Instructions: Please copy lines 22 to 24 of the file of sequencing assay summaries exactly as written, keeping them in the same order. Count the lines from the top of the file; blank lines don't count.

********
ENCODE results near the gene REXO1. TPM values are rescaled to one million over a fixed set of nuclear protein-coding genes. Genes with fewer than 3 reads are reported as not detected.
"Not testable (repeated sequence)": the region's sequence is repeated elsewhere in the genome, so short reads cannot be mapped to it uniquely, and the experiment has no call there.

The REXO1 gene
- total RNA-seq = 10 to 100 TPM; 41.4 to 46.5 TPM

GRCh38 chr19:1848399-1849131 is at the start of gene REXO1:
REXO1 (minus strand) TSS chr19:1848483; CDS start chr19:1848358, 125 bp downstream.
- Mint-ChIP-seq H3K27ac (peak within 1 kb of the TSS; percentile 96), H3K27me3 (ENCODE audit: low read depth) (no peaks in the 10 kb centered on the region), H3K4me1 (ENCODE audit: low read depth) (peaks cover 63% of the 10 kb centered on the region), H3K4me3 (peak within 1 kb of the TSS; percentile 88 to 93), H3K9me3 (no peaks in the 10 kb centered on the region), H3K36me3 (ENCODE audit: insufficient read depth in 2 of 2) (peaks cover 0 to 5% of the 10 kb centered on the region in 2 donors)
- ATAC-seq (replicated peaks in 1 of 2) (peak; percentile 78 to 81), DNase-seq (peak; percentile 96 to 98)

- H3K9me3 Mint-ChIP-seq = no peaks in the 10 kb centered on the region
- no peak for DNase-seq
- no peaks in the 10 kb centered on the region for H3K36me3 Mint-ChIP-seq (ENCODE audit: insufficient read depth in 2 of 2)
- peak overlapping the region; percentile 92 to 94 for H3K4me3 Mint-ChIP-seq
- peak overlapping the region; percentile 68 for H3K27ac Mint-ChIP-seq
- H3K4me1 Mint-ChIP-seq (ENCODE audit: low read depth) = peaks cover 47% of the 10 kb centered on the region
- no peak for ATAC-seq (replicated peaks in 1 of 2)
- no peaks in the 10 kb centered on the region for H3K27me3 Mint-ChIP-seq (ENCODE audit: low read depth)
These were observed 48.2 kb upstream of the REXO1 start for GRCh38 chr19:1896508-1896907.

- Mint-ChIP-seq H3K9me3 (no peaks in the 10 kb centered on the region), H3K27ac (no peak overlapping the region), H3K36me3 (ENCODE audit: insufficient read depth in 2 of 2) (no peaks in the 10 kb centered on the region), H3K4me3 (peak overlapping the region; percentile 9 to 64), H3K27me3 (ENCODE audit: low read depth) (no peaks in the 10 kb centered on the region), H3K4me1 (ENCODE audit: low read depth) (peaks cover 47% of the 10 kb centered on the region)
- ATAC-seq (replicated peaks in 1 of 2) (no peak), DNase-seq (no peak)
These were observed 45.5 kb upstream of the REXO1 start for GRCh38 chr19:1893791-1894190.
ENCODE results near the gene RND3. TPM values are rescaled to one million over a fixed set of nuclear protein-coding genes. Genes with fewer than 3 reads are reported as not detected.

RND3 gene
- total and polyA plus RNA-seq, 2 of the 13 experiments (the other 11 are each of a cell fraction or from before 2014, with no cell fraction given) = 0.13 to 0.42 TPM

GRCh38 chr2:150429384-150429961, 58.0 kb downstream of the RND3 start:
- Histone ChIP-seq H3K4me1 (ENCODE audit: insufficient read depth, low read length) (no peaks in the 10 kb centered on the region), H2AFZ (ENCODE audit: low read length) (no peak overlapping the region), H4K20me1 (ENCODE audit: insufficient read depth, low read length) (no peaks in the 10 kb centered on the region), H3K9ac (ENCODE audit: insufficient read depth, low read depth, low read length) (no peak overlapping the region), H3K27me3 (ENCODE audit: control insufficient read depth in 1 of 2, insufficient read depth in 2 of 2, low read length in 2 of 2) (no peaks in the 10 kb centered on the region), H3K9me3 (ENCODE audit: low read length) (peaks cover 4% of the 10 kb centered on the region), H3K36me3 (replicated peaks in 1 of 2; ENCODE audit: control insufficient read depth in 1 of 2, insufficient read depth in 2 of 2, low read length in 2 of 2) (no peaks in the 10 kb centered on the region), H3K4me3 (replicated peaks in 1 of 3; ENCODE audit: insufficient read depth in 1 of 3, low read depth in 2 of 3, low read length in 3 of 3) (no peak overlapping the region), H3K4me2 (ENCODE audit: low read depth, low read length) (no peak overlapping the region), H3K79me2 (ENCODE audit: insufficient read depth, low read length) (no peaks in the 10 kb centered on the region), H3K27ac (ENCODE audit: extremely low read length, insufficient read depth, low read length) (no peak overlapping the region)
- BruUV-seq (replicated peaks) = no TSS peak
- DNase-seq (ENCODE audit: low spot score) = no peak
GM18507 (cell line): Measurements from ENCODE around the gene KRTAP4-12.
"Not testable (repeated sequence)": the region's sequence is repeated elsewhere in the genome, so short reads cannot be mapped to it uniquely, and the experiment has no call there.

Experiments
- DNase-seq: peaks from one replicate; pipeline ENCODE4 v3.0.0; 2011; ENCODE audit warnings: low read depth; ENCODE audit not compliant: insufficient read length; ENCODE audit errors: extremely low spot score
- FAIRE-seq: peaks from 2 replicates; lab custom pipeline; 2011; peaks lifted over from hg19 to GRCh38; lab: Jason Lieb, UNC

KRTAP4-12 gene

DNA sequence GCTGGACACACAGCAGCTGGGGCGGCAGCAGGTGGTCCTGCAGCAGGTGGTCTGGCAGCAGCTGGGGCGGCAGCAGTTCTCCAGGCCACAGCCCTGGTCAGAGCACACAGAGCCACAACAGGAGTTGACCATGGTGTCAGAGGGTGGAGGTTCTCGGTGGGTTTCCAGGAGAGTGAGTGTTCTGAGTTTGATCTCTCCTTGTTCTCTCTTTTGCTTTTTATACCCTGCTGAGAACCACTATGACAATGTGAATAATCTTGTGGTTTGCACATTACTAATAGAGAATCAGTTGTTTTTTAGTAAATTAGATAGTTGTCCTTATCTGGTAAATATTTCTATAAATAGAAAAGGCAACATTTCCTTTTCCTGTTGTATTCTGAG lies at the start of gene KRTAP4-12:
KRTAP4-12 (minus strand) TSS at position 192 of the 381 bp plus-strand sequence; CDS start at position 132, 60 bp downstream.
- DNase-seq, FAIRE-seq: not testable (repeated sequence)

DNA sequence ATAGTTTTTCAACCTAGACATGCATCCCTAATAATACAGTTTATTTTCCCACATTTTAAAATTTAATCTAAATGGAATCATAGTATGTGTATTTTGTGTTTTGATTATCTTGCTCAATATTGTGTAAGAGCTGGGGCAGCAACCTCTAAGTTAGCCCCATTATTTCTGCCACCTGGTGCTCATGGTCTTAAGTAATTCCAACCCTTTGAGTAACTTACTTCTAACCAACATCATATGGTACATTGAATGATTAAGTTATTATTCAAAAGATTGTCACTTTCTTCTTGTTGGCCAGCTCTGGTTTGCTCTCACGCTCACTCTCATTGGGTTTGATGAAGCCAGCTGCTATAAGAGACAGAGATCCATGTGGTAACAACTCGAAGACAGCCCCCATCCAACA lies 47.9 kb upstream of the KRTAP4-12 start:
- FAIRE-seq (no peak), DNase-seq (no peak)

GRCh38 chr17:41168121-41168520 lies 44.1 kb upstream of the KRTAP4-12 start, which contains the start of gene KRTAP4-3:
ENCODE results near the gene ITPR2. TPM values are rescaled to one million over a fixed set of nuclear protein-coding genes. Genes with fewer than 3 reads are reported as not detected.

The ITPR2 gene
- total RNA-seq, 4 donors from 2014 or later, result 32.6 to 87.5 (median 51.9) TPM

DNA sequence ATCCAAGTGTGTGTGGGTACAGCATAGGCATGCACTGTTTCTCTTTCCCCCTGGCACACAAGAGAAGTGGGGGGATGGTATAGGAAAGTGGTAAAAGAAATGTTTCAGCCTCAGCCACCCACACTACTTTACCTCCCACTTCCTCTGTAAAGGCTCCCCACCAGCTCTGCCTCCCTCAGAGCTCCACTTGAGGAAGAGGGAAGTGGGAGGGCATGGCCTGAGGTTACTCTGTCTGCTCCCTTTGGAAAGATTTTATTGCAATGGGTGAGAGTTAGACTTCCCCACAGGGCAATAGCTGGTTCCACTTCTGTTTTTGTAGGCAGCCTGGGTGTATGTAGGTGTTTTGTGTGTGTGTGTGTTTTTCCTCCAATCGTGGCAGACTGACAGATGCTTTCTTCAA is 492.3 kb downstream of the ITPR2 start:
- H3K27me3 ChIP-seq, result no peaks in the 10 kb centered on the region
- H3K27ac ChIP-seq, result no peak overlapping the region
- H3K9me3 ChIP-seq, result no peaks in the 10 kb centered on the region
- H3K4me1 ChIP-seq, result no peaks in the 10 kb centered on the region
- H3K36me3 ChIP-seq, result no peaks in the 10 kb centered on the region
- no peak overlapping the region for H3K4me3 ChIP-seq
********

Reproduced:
RND3 gene
- total and polyA plus RNA-seq, 2 of the 13 experiments (the other 11 are each of a cell fraction or from before 2014, with no cell fraction given) = 0.13 to 0.42 TPM

GRCh38 chr2:150429384-150429961, 58.0 kb downstream of the RND3 start: